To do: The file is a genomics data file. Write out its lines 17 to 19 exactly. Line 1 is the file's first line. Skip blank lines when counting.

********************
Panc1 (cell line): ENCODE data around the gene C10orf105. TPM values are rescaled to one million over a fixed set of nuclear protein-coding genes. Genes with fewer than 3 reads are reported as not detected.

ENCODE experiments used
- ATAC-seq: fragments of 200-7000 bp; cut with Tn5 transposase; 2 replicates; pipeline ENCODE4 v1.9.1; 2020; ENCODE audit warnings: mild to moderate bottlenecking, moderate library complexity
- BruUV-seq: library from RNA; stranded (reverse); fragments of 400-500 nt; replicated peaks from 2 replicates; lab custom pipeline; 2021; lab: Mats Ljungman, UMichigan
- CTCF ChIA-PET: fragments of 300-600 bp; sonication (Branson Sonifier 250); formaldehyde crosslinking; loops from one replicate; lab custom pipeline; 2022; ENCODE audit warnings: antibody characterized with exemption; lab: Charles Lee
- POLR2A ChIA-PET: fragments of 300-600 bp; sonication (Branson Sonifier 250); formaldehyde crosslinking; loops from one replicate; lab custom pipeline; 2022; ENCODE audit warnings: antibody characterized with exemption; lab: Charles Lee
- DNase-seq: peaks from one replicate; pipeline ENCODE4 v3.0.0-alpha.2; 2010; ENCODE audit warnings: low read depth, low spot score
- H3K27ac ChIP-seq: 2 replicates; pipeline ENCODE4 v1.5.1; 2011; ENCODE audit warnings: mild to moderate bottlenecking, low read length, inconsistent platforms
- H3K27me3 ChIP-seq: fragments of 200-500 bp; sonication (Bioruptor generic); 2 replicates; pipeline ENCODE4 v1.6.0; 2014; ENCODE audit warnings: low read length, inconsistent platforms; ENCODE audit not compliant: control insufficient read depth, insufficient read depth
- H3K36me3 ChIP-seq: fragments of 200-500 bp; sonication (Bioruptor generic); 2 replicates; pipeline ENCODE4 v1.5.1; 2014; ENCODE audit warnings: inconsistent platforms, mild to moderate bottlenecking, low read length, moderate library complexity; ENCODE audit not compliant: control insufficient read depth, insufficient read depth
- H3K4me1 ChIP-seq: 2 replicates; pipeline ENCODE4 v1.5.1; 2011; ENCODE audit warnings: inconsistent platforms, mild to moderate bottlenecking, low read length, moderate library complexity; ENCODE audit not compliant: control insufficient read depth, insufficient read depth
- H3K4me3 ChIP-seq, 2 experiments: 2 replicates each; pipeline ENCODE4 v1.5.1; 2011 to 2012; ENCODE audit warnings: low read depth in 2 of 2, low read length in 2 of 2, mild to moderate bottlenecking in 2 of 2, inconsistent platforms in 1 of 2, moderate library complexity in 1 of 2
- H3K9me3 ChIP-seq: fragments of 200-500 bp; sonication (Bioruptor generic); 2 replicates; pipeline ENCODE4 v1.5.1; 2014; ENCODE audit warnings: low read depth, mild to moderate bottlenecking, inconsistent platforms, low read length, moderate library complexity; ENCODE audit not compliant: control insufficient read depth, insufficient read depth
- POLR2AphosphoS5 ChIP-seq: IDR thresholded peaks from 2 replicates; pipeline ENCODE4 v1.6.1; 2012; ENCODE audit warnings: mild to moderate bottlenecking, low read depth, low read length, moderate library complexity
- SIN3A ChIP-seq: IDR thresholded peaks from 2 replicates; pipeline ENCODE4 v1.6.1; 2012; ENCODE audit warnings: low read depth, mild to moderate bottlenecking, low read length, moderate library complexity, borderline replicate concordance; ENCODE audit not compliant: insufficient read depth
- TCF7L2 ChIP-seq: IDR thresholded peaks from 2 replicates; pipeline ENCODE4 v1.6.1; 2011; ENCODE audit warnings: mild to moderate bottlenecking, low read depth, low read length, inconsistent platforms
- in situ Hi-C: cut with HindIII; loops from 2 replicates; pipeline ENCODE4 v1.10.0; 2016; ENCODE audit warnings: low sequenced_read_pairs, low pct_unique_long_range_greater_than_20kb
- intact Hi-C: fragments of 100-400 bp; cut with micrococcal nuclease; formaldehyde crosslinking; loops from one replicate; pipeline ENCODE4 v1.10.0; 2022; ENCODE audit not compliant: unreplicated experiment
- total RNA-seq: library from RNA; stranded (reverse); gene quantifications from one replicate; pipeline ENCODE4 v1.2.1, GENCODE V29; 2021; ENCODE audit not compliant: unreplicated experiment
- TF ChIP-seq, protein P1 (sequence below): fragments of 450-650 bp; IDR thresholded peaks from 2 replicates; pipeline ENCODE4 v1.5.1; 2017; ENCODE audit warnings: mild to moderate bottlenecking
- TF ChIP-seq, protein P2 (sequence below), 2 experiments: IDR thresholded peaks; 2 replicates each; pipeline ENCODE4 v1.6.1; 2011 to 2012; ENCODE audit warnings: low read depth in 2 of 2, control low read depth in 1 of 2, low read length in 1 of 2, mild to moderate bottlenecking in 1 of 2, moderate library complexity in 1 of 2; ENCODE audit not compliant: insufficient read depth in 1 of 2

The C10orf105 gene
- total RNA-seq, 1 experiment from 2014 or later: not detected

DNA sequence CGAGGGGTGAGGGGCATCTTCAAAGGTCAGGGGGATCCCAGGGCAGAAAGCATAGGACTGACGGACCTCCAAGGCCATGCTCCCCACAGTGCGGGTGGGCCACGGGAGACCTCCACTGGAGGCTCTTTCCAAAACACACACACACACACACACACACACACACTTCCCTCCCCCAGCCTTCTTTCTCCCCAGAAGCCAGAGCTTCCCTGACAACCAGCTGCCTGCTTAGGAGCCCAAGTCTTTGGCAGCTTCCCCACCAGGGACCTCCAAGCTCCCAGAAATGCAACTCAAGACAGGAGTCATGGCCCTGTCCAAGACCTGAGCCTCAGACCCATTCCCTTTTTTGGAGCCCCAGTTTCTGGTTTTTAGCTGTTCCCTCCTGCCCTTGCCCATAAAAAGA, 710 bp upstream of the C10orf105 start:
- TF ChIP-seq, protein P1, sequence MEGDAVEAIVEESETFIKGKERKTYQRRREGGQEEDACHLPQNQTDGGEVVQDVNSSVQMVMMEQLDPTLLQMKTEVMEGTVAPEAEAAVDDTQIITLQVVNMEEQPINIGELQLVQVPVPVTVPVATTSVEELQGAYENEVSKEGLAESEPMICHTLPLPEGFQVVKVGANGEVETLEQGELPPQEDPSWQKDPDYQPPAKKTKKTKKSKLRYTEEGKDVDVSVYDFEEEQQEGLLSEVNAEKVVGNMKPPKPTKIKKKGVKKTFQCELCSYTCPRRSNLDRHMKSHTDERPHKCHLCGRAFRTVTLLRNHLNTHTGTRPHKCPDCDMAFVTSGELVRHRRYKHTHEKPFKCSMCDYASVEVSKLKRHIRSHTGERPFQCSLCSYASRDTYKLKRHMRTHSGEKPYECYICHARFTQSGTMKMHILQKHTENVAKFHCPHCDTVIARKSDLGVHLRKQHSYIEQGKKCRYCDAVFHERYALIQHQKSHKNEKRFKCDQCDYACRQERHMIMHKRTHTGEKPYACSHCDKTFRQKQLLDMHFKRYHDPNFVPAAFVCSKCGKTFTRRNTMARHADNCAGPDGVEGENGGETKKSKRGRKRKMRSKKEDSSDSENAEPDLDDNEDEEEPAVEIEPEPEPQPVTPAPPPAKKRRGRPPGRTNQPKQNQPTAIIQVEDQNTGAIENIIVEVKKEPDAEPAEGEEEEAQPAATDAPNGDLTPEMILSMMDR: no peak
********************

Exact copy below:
- in situ Hi-C: cut with HindIII; loops from 2 replicates; pipeline ENCODE4 v1.10.0; 2016; ENCODE audit warnings: low sequenced_read_pairs, low pct_unique_long_range_greater_than_20kb
- intact Hi-C: fragments of 100-400 bp; cut with micrococcal nuclease; formaldehyde crosslinking; loops from one replicate; pipeline ENCODE4 v1.10.0; 2022; ENCODE audit not compliant: unreplicated experiment
- total RNA-seq: library from RNA; stranded (reverse); gene quantifications from one replicate; pipeline ENCODE4 v1.2.1, GENCODE V29; 2021; ENCODE audit not compliant: unreplicated experiment